The basic Bamanan alphabet has 27 letters. Each has upper and lowercase forms; shown above and below, respectively. These and other characters are covered in more detail below.
Bamanan vowels are mostly simple letters, but on rare occasions accent marks are used to indicate tone, and those are shown here. Many of the combinations of letter and tone are atomic characters.
For more details see vowel_mappings.
7 vowel letters are used, each with an upper and lower case form.
When tone marks are shown, 15 more atomic letters may be used. See tones.
Accent marks are only used if tone is marked, which it usually is not. Even then, many vowel letter and accent combinations can be written using atomic characters, unless the text is decomposed. See tones.
The accent marks are shown below. The fourth one is not yet confirmed.
Standalone vowels are written using ordinary vowel letters and no special arrangements.
Observation: Most word-initial standalone vowels seem to be 'a'. Not clear whether there are any word-medial standalone vowels.
Long and short vowel sounds are phonemically distinctive, and Bamanan distinguishes between them by doubling the long vowels, eg. laada
Long nasalised vowels do exist, but they are very raregd,19, eg. mɛɛn
In some cases a long vowel may be a result of phonological changes where a consonant is lost, or may be written to express emphasis (eg. wari caaman), or may be a vowel with a low-high tone sequence.gd,19
Bamanan vowels can also be nasalised. To write a nasalised vowel, follow it by n [U+006E LATIN SMALL LETTER N].
Hausa uses 2 tones, high, and low, however, there is no strict requirement to mark tones, and usually they are not marked. Even if tone marks are used, they don't reflect the detailed contextual effects that apply, especially in flowing text (see below).
In spoken Bamanan, tones are useful for distinguishing words that are otherwise written the samecd, eg. ba bá river, stream ba bà thousand
One exception tends to be the 2nd person and 3rd person pronouns, which are otherwise indistinguishable, eg. á a
Use of tones in transcriptions, dictionaries, etc. Tone marks do tend to be written in dictionaries or language-learning texts. Where tone is indicated, the high tone can be marked with ́ [U+0301 COMBINING ACUTE ACCENT], but is commonly not marked unless the tone changes within a word. The low tone can be marked with ̀ [U+0300 COMBINING GRAVE ACCENT]. An initial tone mark typically indicates the tones for all following vowels in a word, or until another tone mark appears, and so the mark is not repeated.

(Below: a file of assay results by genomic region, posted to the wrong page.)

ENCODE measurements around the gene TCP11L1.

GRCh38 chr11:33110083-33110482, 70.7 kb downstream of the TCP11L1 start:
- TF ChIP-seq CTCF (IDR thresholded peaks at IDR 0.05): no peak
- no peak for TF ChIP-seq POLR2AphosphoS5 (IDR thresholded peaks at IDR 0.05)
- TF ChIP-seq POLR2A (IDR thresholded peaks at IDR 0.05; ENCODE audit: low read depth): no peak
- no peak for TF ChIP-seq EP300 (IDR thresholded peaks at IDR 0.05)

Typically, many of the vowel+tone combinations are expressed using precomposed characters, however precomposed alternatives are not available for all combinations. The basic set of characters needed to mark tones includes the following:
Long vowels may involve more than one tone, in which case one tone tends to be added to each vowel, eg. bàá
In some cases, a syllable containing a single vowel letter has a tone change that can be written using ̌ [U+030C COMBINING CARON] , eg. bǎ
That would involve the following additional characters.
In fact, the phonetics of tones are more complicated than usually shown by the accent marks, especially in flowing text. For example, a word with 2 low tones marked usually has an unmarked high tone between them, some tonal sequences involve downsteps, etc. For more details, see Vydrinvv.
An additional low tone or downstep is also used in a grammatical role related to definitiveness. Vydrinvv uses the following example, where he represents the tone expressing definitiveness by a floating grave accent. Mùsó-` tɛ́ yàn The woman isn’t here. Mùsò tɛ́ yàn There’s no woman here.
A page by UCLA represents this phonetically as a downstep when it occurs after a low vowel, eg. dingɛ
This section maps Bamanan vowel sounds to common graphemes in the Latin orthography. Tones and uppercase letters are ignored. Click on a grapheme to find other mentions on this page (links appear at the bottom of the page). Click on the character name to see examples and for detailed descriptions of the character(s) shown.
Consonants are written using letters. There are several digraphs, most of which are prenasalised consonants.
For more details see consonant_mappings.
Vidrin observes that “in the intervocalic position, velar phonemes are not contrastive: [-g-], [-k-], [-ɣ-], [-x-] and even a zero consonant, -ø-, are allophones of a single phoneme.” Coleman adds that to represent this, “Latin-based orthographies vary widely in their preferred grapheme. One may often choose freely between g, k, or simply dropping the intervocalic velar (e.g., tága, táka versus táa ‘go’)”cdl